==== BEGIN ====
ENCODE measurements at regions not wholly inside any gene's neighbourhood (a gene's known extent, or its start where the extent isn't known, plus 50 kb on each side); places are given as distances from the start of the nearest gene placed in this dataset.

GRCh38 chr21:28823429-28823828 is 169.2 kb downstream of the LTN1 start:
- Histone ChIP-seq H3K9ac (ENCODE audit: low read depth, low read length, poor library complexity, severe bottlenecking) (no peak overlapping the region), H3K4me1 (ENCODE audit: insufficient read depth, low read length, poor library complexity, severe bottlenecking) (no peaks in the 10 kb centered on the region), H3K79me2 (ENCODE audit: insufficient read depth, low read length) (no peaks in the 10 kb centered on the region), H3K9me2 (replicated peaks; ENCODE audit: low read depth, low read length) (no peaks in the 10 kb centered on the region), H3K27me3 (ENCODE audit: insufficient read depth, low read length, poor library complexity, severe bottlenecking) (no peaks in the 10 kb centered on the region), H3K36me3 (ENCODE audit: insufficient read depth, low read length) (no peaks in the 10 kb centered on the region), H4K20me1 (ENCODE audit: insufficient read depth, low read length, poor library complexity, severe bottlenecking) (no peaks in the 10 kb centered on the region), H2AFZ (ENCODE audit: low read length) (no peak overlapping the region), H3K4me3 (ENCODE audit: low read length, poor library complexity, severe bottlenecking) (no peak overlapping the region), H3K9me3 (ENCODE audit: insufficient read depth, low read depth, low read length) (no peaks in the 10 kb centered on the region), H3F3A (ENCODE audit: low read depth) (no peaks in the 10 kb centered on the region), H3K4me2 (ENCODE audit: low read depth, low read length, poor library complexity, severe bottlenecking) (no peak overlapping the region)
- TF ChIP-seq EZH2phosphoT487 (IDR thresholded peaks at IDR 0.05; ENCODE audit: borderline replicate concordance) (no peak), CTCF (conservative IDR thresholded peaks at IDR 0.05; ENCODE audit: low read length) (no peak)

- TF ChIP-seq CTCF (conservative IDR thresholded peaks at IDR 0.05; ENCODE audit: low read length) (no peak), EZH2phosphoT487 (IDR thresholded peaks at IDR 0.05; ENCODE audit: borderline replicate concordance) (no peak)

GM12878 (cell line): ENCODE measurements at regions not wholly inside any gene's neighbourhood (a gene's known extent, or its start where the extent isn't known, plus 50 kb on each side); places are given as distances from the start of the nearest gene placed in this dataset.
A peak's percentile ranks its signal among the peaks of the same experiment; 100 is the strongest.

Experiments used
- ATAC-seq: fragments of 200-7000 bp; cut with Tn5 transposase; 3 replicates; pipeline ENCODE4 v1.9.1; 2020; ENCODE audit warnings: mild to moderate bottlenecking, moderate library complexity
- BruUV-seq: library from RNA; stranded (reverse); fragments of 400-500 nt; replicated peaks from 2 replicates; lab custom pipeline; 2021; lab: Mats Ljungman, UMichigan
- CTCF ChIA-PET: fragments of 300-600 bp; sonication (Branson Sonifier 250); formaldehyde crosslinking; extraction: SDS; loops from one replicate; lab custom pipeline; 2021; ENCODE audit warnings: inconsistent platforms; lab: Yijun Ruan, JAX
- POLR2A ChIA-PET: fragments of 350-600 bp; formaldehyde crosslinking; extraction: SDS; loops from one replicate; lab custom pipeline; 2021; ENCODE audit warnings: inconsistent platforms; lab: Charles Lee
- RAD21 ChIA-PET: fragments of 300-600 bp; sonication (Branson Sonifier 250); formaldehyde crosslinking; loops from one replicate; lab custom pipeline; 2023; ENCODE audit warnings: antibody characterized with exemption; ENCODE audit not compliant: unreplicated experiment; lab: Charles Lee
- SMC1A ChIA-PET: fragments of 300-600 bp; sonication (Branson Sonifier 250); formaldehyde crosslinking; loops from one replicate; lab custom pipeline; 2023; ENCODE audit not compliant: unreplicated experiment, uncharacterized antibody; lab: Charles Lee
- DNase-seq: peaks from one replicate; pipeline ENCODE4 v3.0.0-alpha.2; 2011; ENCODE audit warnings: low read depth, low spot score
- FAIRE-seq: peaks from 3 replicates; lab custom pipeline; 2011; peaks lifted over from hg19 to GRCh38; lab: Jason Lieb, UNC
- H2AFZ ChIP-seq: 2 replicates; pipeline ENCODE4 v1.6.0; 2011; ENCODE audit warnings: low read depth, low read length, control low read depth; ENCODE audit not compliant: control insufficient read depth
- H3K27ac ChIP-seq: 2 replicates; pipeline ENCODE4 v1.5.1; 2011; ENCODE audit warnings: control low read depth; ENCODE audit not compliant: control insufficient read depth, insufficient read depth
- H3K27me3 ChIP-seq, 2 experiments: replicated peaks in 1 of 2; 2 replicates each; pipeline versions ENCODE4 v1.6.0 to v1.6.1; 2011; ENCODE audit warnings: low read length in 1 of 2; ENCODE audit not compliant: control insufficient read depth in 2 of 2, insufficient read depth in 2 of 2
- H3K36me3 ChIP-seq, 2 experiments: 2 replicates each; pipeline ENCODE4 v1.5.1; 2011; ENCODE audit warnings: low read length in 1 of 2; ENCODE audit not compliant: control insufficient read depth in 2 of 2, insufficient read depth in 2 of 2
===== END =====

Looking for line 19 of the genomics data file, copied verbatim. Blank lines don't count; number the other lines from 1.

- H3K27me3 ChIP-seq, 2 experiments: replicated peaks in 1 of 2; 2 replicates each; pipeline versions ENCODE4 v1.6.0 to v1.6.1; 2011; ENCODE audit warnings: low read length in 1 of 2; ENCODE audit not compliant: control insufficient read depth in 2 of 2, insufficient read depth in 2 of 2